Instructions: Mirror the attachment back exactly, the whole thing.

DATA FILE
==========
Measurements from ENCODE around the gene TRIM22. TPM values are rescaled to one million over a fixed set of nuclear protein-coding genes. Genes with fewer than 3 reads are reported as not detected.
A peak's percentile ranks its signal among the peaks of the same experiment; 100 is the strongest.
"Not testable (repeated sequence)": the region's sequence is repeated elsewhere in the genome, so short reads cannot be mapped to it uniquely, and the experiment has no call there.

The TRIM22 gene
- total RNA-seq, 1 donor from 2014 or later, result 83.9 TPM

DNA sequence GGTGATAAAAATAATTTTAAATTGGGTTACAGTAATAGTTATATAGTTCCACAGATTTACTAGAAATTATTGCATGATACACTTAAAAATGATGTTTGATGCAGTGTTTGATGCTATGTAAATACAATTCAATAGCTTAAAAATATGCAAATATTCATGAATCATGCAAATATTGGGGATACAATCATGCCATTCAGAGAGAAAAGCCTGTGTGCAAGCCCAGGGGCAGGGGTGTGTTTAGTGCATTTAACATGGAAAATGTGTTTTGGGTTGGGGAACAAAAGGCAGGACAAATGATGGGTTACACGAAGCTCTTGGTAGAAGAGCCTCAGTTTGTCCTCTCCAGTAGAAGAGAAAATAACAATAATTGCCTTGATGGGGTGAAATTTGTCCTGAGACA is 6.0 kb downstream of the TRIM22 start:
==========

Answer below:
Measurements from ENCODE around the gene TRIM22. TPM values are rescaled to one million over a fixed set of nuclear protein-coding genes. Genes with fewer than 3 reads are reported as not detected.
A peak's percentile ranks its signal among the peaks of the same experiment; 100 is the strongest.
"Not testable (repeated sequence)": the region's sequence is repeated elsewhere in the genome, so short reads cannot be mapped to it uniquely, and the experiment has no call there.

The TRIM22 gene
- total RNA-seq, 1 donor from 2014 or later, result 83.9 TPM

DNA sequence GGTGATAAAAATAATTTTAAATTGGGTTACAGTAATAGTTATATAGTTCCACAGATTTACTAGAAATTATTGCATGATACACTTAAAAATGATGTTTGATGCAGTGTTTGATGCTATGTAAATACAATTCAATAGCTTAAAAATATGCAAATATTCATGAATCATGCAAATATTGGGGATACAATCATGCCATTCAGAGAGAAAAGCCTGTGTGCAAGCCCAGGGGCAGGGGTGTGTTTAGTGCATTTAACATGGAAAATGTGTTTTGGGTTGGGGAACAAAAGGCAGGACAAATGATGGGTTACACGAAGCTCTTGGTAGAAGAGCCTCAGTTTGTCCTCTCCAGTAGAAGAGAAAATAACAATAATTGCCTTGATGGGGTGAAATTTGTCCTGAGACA is 6.0 kb downstream of the TRIM22 start: